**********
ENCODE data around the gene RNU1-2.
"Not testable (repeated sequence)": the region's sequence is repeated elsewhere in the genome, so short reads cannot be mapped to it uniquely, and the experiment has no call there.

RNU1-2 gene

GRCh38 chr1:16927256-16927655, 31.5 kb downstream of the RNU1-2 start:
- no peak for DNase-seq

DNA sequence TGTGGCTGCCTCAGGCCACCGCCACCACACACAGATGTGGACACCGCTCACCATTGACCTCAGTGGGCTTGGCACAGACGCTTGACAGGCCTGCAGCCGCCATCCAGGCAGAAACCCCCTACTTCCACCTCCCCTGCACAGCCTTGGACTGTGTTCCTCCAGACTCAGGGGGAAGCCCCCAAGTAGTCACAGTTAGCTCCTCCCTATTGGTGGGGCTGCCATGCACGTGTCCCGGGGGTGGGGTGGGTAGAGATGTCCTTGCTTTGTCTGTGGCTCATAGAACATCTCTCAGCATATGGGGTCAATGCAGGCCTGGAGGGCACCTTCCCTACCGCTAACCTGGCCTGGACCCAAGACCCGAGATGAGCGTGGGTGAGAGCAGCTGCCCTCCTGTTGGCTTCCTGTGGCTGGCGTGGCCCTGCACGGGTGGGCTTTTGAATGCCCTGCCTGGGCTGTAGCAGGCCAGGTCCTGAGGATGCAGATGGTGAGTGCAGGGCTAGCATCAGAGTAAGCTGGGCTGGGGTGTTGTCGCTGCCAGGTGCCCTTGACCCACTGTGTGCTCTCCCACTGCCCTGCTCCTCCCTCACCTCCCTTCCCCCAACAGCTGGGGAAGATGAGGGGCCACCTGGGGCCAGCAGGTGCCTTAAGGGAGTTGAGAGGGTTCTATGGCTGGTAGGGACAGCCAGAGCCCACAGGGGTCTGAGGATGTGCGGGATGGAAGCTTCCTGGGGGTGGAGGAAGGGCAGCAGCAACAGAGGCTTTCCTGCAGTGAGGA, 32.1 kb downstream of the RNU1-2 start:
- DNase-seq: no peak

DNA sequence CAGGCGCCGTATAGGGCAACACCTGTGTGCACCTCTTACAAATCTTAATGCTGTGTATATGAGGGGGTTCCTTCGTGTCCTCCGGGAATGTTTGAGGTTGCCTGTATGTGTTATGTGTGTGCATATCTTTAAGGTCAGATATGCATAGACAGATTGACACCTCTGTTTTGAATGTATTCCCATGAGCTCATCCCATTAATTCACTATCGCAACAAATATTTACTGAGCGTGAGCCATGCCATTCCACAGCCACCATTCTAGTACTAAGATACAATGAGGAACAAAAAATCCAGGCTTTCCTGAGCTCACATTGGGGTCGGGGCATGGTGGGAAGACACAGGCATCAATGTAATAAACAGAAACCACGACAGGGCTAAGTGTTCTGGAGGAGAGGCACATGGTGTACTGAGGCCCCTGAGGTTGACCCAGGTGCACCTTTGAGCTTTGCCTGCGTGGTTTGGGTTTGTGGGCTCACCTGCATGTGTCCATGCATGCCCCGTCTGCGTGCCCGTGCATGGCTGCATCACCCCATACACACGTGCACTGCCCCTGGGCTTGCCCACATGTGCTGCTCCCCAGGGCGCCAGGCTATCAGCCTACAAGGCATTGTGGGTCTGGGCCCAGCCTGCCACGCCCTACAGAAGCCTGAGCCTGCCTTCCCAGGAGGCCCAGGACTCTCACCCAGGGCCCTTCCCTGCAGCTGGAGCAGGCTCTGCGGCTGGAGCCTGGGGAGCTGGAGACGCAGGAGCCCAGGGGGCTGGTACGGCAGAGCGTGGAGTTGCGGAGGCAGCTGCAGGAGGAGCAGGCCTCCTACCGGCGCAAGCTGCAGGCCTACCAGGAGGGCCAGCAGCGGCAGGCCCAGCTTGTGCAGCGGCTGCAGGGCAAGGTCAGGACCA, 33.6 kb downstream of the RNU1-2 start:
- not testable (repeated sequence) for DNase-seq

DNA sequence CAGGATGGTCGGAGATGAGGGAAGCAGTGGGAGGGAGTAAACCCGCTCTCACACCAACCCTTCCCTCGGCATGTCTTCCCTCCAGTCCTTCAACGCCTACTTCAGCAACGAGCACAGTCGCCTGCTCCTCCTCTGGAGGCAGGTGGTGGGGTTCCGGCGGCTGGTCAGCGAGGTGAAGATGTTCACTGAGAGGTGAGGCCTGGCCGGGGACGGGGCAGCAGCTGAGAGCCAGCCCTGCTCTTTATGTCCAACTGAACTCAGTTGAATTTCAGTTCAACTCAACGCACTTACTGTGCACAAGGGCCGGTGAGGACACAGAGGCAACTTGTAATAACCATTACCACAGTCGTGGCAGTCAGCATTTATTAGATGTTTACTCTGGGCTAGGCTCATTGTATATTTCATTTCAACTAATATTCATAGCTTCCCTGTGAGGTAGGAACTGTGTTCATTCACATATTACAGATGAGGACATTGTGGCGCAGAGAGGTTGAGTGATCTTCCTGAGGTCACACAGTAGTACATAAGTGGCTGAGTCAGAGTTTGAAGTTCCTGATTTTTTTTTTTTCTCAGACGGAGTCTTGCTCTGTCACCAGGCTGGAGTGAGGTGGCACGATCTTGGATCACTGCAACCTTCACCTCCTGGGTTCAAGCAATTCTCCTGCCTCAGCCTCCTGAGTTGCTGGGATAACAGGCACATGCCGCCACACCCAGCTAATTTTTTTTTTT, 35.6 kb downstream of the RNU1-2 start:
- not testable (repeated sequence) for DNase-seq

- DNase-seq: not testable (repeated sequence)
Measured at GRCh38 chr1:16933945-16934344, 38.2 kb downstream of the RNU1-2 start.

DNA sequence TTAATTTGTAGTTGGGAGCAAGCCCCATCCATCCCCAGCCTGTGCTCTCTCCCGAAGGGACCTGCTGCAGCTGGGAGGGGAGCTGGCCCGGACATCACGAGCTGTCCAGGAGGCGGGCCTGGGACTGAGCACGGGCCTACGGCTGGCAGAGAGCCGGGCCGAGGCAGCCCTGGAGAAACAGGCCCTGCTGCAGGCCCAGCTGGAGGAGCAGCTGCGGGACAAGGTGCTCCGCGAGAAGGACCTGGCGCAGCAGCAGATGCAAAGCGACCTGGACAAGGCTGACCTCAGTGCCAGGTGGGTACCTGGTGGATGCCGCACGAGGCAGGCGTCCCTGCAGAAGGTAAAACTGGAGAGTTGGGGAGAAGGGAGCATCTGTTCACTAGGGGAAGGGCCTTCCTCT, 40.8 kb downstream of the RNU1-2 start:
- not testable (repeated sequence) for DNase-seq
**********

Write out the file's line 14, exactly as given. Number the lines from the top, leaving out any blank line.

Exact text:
DNA sequence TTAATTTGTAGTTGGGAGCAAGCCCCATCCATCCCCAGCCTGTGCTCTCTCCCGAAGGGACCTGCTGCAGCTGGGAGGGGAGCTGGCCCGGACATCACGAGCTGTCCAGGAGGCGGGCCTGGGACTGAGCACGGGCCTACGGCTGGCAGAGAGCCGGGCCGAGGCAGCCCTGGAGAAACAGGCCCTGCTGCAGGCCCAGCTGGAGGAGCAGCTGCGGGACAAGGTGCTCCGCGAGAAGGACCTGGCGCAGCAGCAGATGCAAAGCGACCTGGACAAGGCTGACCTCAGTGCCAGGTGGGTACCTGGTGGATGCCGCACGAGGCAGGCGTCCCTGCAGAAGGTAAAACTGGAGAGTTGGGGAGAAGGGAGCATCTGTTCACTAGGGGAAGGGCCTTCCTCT, 40.8 kb downstream of the RNU1-2 start: